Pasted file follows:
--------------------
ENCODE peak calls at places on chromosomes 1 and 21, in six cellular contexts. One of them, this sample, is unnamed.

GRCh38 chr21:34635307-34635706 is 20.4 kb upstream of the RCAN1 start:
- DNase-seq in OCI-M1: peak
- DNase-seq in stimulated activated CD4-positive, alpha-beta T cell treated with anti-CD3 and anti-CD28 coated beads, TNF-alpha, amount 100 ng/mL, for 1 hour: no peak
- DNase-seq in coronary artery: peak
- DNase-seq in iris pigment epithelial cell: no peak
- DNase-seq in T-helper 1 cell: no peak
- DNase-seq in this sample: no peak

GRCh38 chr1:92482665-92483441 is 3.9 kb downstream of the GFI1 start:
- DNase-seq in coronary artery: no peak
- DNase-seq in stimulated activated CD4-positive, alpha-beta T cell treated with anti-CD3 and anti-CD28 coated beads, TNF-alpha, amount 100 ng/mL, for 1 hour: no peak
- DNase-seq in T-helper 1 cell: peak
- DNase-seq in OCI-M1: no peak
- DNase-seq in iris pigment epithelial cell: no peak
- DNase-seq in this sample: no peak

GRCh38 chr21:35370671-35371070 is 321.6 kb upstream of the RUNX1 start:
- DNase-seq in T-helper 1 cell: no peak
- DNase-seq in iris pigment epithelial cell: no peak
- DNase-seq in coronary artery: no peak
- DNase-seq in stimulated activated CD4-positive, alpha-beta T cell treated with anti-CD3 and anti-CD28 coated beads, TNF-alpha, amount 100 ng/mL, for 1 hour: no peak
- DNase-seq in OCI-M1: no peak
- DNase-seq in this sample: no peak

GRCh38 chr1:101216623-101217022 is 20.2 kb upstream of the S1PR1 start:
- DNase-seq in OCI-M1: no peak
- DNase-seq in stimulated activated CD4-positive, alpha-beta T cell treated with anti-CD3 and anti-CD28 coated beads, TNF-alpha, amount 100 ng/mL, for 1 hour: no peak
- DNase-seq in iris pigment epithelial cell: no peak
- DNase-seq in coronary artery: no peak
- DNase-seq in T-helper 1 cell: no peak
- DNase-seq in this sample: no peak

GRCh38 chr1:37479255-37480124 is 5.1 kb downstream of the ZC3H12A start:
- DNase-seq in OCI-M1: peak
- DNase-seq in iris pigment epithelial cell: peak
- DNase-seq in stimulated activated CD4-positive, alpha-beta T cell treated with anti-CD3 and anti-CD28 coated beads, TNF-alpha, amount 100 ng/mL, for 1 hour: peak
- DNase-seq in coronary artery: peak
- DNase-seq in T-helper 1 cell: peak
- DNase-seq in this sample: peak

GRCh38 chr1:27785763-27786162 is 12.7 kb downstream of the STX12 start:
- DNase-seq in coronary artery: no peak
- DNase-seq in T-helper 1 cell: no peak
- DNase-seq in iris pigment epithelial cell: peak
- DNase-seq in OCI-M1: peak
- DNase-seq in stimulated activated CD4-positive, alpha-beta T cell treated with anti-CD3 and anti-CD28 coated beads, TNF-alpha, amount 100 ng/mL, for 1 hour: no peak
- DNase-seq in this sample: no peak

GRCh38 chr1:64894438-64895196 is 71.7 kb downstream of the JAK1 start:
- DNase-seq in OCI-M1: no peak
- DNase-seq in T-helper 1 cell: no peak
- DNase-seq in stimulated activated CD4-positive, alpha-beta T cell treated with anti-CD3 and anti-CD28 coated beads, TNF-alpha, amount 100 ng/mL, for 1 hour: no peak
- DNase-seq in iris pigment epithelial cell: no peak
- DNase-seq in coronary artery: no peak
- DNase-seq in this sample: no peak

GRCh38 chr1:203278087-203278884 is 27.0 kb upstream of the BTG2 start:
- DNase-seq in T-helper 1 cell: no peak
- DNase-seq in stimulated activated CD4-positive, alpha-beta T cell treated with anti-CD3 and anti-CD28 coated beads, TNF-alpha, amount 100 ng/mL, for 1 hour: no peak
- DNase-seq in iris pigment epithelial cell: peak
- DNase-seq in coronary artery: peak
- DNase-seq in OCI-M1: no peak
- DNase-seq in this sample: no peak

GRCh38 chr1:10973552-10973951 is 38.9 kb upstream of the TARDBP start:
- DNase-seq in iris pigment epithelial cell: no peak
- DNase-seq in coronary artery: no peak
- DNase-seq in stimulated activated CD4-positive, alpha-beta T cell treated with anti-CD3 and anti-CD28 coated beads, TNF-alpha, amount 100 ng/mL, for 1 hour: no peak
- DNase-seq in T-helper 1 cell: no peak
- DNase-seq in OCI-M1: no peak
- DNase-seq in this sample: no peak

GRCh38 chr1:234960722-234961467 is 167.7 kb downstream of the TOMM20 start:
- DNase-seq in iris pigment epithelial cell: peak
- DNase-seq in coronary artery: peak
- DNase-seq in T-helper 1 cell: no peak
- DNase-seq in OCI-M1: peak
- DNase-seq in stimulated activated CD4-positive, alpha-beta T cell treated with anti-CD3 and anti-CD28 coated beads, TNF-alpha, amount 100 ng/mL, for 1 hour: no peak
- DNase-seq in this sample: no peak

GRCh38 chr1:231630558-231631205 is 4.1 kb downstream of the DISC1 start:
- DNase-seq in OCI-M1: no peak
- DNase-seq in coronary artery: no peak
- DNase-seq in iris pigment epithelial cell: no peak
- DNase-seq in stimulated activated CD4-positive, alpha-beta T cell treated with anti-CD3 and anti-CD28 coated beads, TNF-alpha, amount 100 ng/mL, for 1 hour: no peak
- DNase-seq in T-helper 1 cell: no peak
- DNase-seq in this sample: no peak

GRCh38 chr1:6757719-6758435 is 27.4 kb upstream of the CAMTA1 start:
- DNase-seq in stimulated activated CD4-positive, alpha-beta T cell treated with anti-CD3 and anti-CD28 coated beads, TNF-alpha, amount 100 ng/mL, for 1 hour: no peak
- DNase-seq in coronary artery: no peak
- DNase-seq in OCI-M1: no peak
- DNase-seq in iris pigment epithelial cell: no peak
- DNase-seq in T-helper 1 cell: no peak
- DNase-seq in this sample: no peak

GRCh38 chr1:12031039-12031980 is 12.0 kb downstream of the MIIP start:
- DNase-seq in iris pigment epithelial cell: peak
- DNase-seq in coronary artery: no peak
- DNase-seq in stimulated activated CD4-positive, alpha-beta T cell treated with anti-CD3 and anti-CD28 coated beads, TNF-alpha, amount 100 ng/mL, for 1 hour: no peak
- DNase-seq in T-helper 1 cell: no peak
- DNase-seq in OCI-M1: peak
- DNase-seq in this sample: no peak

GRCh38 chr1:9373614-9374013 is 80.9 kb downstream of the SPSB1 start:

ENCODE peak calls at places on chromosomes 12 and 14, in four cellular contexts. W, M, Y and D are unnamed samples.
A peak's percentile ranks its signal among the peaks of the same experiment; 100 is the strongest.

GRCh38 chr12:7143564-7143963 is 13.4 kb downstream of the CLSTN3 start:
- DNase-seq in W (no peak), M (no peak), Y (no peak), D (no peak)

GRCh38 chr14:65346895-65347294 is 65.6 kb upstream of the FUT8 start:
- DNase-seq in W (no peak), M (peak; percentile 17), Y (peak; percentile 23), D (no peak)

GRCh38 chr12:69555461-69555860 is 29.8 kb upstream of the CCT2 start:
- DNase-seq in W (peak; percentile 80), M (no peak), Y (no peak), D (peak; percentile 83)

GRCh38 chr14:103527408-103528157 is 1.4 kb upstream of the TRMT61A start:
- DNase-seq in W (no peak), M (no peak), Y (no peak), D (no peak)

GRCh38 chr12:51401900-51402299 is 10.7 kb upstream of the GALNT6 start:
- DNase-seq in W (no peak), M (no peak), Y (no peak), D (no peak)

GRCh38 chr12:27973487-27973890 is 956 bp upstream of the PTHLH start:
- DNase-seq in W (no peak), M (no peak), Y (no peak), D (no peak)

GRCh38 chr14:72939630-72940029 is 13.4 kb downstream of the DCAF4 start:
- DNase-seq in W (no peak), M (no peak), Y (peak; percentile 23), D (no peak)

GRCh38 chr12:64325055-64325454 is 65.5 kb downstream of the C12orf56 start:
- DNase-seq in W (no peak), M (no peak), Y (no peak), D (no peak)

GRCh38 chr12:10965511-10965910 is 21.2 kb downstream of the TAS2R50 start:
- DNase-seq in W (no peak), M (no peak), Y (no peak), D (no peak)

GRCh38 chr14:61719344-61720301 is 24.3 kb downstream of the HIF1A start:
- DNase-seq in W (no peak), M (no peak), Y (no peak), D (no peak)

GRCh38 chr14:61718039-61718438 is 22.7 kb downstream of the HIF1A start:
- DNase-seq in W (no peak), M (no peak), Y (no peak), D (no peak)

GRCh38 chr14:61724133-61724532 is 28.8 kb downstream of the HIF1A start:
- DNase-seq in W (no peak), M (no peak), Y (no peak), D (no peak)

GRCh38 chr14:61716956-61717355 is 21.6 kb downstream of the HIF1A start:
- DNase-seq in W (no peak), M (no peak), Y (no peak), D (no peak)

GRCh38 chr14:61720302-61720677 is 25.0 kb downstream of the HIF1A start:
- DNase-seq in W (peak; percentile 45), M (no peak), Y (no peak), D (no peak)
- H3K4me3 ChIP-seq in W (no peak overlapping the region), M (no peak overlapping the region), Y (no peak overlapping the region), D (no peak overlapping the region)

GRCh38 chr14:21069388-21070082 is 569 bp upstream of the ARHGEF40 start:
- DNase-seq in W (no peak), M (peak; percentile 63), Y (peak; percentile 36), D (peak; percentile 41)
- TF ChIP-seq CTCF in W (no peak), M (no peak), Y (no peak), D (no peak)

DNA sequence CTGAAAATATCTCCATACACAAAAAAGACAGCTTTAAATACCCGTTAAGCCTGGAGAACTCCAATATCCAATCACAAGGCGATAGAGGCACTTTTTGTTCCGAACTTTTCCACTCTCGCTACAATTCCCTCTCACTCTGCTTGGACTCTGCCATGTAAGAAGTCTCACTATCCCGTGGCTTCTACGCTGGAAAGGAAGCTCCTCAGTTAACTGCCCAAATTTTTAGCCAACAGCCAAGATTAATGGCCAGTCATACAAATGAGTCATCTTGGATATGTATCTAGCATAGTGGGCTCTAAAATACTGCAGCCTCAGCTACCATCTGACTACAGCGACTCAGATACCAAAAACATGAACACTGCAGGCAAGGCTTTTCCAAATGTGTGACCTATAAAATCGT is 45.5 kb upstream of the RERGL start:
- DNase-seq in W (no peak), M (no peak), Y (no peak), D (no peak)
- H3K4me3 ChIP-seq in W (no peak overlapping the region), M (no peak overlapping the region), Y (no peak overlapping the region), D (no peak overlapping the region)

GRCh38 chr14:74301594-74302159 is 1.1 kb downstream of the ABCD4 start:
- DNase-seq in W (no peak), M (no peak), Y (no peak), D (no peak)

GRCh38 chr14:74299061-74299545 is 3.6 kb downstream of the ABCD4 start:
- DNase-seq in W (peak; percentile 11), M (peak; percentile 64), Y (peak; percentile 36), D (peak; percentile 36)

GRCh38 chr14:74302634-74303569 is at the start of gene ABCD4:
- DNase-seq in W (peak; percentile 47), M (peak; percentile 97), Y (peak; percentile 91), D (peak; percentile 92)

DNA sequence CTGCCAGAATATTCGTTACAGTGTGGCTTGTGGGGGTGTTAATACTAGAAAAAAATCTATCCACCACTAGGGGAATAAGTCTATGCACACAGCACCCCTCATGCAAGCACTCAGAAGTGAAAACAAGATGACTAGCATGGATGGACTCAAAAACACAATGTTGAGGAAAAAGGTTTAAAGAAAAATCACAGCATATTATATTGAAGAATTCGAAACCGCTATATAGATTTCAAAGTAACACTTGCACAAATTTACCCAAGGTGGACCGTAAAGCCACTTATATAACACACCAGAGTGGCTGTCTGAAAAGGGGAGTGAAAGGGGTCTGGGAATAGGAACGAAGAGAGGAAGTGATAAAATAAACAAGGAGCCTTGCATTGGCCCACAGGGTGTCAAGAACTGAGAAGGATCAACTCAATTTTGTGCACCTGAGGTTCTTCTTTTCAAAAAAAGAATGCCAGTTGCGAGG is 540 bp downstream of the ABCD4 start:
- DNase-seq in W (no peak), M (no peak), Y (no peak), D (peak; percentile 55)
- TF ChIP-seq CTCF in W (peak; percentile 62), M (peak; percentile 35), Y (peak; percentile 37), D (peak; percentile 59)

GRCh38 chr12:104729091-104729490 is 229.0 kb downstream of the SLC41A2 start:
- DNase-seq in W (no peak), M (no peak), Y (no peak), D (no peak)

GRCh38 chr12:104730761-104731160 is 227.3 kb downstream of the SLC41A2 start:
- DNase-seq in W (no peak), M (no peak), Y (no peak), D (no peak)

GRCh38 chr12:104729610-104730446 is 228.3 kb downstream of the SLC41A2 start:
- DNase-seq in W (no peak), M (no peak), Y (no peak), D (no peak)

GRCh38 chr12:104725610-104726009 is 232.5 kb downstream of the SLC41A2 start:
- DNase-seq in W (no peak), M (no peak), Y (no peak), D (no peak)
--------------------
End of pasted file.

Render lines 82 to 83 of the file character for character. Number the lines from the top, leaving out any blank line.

- DNase-seq in OCI-M1: no peak
- DNase-seq in iris pigment epithelial cell: no peak